The NOH8 Campaign may have formed back in 2009 as a rebuttal to the long-dead California same-sex marriage ban Prop 8, but the project lives on in 2015, with an Atlanta photo shoot scheduled for this Sunday, Oc...
1. Judge Vaughn Walker, who presided over the Prop 8 trial that led to the legalization of gay marriage in California, blinked back tears during the trial as a man testified about undergoing conversion therapy—...
It's been almost six weeks since the NOH8 campaign made its Atlanta stop. Now the local photos are posted on the N0H8 website.
Adam Bouska and his partner, Jeff Parshley, founded the NOH8 Campaign after voters in California approved Proposition 8, a state constitutional amendment banning gay marriage, on Nov. 4, 2008. In the photos, celebrities and everyday people don NOH8 tattoos and duct tape over their mouths to protest the silencing effect of homophobia.
The NOH8 campaign has gone on to promote other LGBT equality causes as well. But it’s the photos that people love. The campaign has grown to more than 8,000 “faces” in the past two years. A crowd estimated at over 800 turned out Jan. 16 for the Atlanta shoot, held at the W Midtown hotel on the Martin Luther King Jr. holiday weekend.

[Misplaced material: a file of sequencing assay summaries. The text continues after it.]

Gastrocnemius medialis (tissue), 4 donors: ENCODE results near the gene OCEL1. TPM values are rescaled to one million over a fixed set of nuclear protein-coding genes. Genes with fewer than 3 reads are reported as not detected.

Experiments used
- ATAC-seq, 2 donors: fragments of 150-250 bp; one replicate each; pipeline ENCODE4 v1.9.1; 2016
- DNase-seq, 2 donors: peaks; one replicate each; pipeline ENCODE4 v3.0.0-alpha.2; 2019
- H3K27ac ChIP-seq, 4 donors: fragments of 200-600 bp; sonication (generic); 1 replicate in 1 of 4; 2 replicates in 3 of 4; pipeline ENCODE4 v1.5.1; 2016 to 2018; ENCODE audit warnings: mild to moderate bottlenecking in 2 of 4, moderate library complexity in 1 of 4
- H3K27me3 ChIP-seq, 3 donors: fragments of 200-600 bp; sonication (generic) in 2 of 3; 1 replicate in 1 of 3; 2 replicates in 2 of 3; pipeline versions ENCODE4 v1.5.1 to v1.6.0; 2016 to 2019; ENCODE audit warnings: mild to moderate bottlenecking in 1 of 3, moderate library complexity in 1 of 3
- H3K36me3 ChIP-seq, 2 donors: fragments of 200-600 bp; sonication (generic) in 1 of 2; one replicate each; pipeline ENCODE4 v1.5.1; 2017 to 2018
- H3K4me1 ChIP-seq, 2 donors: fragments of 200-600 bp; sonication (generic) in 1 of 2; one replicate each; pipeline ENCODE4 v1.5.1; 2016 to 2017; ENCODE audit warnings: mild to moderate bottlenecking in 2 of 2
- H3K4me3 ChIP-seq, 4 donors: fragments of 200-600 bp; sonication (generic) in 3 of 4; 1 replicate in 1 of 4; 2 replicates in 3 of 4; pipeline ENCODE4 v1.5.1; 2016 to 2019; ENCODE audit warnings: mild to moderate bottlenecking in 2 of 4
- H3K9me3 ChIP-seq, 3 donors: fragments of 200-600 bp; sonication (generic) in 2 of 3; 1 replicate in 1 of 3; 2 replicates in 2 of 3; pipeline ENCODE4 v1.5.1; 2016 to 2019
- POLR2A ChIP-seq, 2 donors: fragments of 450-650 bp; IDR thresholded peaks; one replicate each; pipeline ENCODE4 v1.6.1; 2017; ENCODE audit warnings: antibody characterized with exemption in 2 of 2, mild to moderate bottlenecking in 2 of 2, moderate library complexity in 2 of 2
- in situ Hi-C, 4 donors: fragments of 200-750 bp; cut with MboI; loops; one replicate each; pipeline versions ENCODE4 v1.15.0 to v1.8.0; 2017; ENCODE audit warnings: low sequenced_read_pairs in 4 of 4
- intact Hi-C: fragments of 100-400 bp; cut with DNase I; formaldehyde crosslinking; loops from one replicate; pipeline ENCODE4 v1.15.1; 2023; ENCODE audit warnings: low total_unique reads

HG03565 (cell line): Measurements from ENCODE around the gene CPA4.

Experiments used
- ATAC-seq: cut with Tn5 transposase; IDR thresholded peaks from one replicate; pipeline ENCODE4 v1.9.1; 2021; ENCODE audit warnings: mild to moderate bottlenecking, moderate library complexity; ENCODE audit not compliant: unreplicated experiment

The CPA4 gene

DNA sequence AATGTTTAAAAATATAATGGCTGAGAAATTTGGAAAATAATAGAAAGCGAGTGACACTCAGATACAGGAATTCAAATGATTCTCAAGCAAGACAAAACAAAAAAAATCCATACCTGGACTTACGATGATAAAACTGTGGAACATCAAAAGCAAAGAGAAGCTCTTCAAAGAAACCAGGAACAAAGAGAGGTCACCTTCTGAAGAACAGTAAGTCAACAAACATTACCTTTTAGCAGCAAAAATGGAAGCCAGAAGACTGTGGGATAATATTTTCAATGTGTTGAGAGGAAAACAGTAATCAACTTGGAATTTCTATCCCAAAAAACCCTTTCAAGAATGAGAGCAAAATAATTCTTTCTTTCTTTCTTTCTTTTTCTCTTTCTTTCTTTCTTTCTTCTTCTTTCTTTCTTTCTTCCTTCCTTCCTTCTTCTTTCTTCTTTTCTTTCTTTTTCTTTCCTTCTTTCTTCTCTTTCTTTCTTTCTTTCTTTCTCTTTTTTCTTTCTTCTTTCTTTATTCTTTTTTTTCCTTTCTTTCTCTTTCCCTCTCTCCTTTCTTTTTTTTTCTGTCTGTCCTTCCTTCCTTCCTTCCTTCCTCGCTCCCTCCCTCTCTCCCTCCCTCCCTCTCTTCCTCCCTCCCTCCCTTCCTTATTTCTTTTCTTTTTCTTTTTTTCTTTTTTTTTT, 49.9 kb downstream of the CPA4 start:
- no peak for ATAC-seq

The NOH8 campaign put out an announcement on the release of the photos:
"First of all, a huge thanks to all of you for coming out and supporting the cause during our very first open shoot in Atlanta, in addition to your patience in getting the photos back to you guys - we couldn't believe how many there were to go through! While Chicago still has the highest number for people who came out to the shoot, Atlanta broke the record for largest number of photos taken! We added hundreds of new faces to the campaign and our fight for equality - and that is truly something for you all to be proud of."
Rev. Josh Noblitt of St. Mark United Methodist, an organizer of the event, told the crowd of hundreds that it was time for LGBT people and allies to “take their place in the civil rights movement.”
And many waited and waited and waited. Some up to three to four hours or more. But you couldn't tell by the jovial atmosphere where people stood in line and made new friends.
“We’ve been here for about two hours … but I knew it was going to take awhile and it was going to be packed. I don’t mind [the wait],” said Casey Drummond, formerly of San Diego.
Drummond was standing in line with his friend, David Montaque, who moved to Atlanta from Jamaica six years ago. The two posed together.
“I think this is a great cause and I wanted to be part of it. And the tattoo looks really good,” Montaque said, smiling.
From NOH8 to Prop 8, and from gay ski weeks to our ‘bucket list’ for right here at home